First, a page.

Iraqi forces making their assault on the Isis stronghold of Mosul have tortured and executed villages near the city they claimed were supporting the Islamic State (Isis/Daesh).
The human rights organisation Amnesty International has called on Iraqi authorities to investigate the abuses, saying fighters wearing Iraqi Federal Police uniforms tortured and extrajudicially executed residents in villages they captured south of Mosul.
The reports were made to the international NGO during the fifth week of an offensive by US-backed coalition of mainly Iraqi and Kurdish fighters on Mosul and its surrounding area, the largest Isis stronghold in the Middle East.
There are estimated to be 5,000 Islamic State fighters in the city which has a civilian population of over 1.2 million.
The killings took place against the backdrop of armed confrontations in the al-Shura sub-district on 21 October. It appears that Iraqi forces believed that only Isis fighters had remained behind after they captured the mostly abandoned area.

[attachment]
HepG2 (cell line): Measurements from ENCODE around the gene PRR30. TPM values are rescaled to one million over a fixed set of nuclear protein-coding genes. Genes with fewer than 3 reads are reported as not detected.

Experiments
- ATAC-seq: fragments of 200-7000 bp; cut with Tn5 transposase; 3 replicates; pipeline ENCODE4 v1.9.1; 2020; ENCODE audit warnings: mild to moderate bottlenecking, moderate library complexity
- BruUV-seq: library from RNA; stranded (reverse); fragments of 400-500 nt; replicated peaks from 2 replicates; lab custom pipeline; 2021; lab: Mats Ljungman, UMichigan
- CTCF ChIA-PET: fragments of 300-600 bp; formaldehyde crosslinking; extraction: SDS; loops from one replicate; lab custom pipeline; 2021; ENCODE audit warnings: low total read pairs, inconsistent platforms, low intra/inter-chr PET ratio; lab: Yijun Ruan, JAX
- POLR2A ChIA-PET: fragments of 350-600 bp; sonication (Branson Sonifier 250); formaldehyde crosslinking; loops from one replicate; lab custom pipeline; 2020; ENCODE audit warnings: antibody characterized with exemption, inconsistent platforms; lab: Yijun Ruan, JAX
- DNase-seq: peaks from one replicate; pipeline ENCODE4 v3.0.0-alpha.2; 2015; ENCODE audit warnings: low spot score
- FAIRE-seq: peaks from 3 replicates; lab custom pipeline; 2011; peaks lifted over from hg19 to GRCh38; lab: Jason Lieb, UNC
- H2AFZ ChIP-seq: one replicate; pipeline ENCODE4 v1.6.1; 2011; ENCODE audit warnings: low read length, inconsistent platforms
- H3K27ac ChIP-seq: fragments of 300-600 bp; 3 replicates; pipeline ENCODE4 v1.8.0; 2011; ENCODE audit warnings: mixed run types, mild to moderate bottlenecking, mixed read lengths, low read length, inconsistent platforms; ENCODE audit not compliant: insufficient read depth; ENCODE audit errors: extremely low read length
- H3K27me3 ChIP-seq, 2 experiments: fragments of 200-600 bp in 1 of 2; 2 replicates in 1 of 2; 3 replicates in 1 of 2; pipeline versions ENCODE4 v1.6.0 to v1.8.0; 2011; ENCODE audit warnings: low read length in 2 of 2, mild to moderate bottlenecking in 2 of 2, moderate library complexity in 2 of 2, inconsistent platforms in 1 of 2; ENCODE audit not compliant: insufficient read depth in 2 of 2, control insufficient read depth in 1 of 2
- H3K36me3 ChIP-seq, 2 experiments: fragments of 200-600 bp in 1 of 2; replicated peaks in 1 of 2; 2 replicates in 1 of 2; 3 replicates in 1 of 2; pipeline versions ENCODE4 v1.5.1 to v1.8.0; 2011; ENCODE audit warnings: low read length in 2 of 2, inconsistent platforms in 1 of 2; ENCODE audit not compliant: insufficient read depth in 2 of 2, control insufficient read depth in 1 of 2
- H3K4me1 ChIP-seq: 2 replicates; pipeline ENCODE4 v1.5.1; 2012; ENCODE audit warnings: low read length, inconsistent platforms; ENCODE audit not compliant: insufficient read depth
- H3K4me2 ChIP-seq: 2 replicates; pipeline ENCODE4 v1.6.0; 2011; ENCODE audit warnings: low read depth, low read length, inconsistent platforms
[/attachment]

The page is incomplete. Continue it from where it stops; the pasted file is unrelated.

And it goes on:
According to information obtained by Amnesty International, on the morning of 21 October around 10 men and a 16-year-old boy, mainly from the villages of Na'na'a and al-Raseef, were tortured and otherwise ill-treated after they handed themselves over to a small group of men wearing Federal Police uniforms. Up to six people were executed.
"Men in Federal Police uniform have carried out multiple unlawful killings, apprehending and then deliberately killing in cold blood residents in villages south of Mosul. In some cases the residents were tortured before they were shot dead execution-style," said Lynn Maalouf, Deputy Director for Research at Amnesty International's Beirut Regional Office.
"Deliberately killing captives and other defenceless individuals is prohibited by international humanitarian law and is a war crime. It is crucial that the Iraqi authorities carry out prompt, thorough, impartial and independent investigations into these crimes under international law, and bring those responsible to justice," she said.
"Without effective measures to suppress and punish serious violations, there is a real risk that we could see war crimes of this kind repeated in other Iraqi villages and towns during the Mosul offensive," Maalouf added.